By Terri Hansen
Environment and Science Writer
Indian Country Today
Gulf Coast, La. - The eye of Hurricane Gustav slammed into Morgan City on the Louisiana Gulf coast about 30 miles southeast from Chitimacha Tribe of Louisiana just after noon yesterday, causing heavy damage. The center of the storm then moved northwest directly into the Chitimacha Reservation at near 15 mph, with top winds of 105 mph. Damages to the reservation in Chareton, St. Mary Parish, have not been reported but early Monday morning power outages were reported throughout the parish. Tuesday morning telephone calls to their tribal police department were not answered nor was there voice mail, indicating a power outage there.
The National Weather Service in New Orleans upgraded a Flash Flood Watch to a critical Flood Warning for the entire parish of St. Mary in a bulletin issued at 9:30 p.m. Monday night. Marked Immediate Broadcast Requested, it warns residents, ;'Do not drive through flooded areas. Two feet of rushing water can carry away most vehicles. Turn around and don't drown.'' Residents who stayed should stay tuned to NOAA Weather Radio, and local TV and radio stations.
Gustav made landfall as a Category 2 hurricane, with hurricane-force winds extending outward up to 70 miles from the center, and tropical storm force winds extending out 200 miles. A tropical storm warning with possible hurricane conditions was still in effect for the area as of 4:30 p.m. Monday, with winds of 45 to 55 mph with gusts to around 75 mph, decreasing to 30 to 40 mph with gusts to 50 mph after midnight. The storm is forecast to weaken as it moves inland.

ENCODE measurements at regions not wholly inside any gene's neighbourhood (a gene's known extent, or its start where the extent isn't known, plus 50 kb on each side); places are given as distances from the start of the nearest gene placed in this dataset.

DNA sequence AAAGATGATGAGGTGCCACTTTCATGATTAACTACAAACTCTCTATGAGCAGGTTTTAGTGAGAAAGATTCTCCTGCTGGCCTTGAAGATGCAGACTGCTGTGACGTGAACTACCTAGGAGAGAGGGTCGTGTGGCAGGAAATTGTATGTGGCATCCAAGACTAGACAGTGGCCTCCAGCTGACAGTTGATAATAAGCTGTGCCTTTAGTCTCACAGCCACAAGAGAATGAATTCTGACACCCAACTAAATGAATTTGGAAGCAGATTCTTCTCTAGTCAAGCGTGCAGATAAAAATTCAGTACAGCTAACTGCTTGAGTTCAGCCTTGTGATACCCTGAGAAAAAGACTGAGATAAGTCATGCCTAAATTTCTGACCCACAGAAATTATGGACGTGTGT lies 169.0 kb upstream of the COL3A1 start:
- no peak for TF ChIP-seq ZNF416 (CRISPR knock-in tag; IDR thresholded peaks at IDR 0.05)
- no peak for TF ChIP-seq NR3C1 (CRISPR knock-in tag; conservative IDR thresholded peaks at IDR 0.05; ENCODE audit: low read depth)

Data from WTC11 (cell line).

The Chitimacha tribe is in the bayous on the Gulf Coast in South Louisiana, 100 miles southeast of New Orleans. About 350 of their 900 tribal members live on the reservation. The tribal council ordered a mandatory evacuation Sunday morning, and buses were provided to evacuate those with no transportation, tribal police Officer Ellen Hebert said. About 60 to 70 percent left and of those who stayed, ''They're on their own. We have no shelters open.'' Tribal members who refused to leave were told to ''bunk down; you're on your own. We will get to you as soon as it's safe to get back on the streets, after we assess damage and make evaluations.''
The tribal police force of 22 officers stayed, as did the fire department. ''We've secured the casino, and boarded up the government buildings,'' tribal firefighter Earl Tyler said Sunday, who had ''strongly'' suggested tribal members leave. The school and an assisted living center were potential shelters after the hurricane passed, though the extent of the damages is not yet known. Nor is it known when residents can safely return.
The hurricane wind warning was downgraded to a tropical storm warning as of Monday night, but a Flash Flood Warning for the inland Coushatta Tribe of Louisiana is in effect until 3 p.m. Tuesday, and a Flash Flood Watch is in effect for the further inland Tunica-Biloxi Tribe of Louisiana until Tuesday afternoon. Heavy rainfall and thunderstorms are expected over the central Gulf coast, with tornados still possible. Gustav is expected to slow significantly, causing major flooding Tuesday and Wednesday across inland Louisiana, parts of Texas, and southern Arkansas.